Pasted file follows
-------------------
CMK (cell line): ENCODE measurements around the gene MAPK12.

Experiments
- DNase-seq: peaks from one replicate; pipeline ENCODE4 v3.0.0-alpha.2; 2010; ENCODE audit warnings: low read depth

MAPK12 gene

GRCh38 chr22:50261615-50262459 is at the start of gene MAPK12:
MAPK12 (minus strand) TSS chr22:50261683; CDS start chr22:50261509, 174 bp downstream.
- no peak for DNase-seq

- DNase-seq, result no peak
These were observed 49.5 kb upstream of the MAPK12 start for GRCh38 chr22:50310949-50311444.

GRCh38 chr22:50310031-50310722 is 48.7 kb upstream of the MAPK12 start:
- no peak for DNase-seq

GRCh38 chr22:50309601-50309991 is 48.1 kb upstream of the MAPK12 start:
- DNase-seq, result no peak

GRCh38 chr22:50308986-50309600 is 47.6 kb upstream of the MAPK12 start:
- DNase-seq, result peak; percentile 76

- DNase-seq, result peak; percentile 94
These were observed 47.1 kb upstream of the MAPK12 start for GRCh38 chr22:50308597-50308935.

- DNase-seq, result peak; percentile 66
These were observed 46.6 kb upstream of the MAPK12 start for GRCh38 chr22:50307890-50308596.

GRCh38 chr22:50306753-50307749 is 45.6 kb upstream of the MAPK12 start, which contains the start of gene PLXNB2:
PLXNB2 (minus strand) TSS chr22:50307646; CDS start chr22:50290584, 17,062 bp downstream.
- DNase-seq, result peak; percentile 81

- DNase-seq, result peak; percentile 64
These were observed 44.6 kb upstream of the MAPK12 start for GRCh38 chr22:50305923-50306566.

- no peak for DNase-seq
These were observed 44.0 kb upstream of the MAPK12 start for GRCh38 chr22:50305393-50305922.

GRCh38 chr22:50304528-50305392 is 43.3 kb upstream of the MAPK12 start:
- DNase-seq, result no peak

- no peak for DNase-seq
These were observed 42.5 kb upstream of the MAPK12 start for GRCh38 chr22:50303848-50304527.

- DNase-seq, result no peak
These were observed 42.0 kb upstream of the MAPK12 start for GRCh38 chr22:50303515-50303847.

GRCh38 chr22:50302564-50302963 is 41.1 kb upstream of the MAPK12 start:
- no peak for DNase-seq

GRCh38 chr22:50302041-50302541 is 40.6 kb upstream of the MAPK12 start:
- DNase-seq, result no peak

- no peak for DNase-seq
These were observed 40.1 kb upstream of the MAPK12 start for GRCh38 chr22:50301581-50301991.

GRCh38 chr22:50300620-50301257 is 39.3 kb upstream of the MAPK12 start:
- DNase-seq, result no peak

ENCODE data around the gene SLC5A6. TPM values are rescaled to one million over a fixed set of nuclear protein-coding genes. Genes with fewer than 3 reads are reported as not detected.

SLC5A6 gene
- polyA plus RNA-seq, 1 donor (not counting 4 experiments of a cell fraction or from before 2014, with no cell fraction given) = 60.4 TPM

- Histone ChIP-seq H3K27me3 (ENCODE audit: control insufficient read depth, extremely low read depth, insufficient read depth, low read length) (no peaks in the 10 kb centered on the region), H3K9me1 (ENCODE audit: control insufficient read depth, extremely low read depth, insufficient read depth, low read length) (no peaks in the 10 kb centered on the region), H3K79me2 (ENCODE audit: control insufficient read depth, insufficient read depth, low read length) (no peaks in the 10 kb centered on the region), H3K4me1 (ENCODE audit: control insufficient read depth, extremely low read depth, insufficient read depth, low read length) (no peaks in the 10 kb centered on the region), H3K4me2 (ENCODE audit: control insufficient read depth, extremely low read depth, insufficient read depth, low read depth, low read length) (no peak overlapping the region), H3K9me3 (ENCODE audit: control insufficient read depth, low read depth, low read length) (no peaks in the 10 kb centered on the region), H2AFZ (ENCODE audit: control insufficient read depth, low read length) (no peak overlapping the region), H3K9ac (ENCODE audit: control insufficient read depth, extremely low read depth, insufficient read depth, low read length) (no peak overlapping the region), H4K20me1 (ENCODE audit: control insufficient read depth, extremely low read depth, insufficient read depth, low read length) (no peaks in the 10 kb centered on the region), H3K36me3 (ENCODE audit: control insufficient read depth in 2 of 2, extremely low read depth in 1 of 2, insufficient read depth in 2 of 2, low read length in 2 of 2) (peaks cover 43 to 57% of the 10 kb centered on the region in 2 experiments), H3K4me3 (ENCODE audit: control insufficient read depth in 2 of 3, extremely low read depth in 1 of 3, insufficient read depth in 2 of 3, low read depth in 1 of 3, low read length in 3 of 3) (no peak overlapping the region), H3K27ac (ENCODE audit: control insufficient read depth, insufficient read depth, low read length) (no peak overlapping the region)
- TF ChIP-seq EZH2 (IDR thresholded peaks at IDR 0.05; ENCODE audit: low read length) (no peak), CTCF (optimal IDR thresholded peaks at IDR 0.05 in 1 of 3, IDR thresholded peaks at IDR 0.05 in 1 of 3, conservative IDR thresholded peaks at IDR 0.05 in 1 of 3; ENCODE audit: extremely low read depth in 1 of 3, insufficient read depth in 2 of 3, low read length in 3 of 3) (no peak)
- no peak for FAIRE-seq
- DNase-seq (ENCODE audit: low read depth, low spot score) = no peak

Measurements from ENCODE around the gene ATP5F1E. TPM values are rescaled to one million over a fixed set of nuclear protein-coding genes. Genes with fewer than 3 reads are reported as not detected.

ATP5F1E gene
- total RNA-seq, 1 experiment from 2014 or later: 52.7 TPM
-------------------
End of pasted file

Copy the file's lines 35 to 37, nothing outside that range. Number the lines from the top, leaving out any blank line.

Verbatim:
GRCh38 chr22:50302041-50302541 is 40.6 kb upstream of the MAPK12 start:
- DNase-seq, result no peak

- no peak for DNase-seq